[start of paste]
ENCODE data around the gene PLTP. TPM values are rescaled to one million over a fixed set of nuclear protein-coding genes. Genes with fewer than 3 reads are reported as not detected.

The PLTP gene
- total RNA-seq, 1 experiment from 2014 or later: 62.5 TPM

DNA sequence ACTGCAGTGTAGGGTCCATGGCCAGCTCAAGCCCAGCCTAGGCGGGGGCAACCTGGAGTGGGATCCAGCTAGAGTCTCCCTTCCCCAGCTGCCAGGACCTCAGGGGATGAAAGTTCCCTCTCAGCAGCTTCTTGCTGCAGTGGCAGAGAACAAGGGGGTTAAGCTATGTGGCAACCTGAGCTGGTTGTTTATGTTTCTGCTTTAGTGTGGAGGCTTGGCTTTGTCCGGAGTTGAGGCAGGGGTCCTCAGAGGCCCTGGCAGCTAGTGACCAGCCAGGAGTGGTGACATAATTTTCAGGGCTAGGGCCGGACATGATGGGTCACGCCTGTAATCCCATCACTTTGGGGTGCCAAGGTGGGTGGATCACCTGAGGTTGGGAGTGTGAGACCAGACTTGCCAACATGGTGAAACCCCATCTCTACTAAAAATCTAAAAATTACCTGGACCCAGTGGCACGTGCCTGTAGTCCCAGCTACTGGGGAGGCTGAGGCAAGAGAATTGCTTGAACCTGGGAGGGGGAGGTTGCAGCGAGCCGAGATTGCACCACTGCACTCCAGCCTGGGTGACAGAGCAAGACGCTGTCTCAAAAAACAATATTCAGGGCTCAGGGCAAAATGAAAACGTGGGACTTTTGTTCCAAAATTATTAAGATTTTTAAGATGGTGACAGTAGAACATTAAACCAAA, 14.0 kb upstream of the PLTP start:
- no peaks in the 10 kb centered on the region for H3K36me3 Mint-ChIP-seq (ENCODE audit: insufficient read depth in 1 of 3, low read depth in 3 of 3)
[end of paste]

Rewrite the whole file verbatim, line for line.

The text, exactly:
ENCODE data around the gene PLTP. TPM values are rescaled to one million over a fixed set of nuclear protein-coding genes. Genes with fewer than 3 reads are reported as not detected.

The PLTP gene
- total RNA-seq, 1 experiment from 2014 or later: 62.5 TPM

DNA sequence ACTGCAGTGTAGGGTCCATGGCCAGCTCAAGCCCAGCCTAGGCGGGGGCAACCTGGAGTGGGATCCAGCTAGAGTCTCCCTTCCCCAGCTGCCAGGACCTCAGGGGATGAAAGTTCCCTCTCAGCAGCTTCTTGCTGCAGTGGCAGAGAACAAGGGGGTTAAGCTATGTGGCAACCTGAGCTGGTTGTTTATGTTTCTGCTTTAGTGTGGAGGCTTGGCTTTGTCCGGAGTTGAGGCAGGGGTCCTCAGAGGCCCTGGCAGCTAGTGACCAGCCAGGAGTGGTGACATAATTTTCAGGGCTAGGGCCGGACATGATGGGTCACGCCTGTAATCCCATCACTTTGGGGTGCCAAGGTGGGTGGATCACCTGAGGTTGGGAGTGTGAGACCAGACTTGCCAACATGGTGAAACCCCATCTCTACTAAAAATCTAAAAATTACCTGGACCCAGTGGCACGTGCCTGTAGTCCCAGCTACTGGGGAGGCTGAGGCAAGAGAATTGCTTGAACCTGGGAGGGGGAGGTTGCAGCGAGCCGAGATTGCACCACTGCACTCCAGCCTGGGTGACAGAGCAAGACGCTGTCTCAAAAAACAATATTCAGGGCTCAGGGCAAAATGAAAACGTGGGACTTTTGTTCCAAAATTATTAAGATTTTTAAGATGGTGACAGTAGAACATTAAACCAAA, 14.0 kb upstream of the PLTP start:
- no peaks in the 10 kb centered on the region for H3K36me3 Mint-ChIP-seq (ENCODE audit: insufficient read depth in 1 of 3, low read depth in 3 of 3)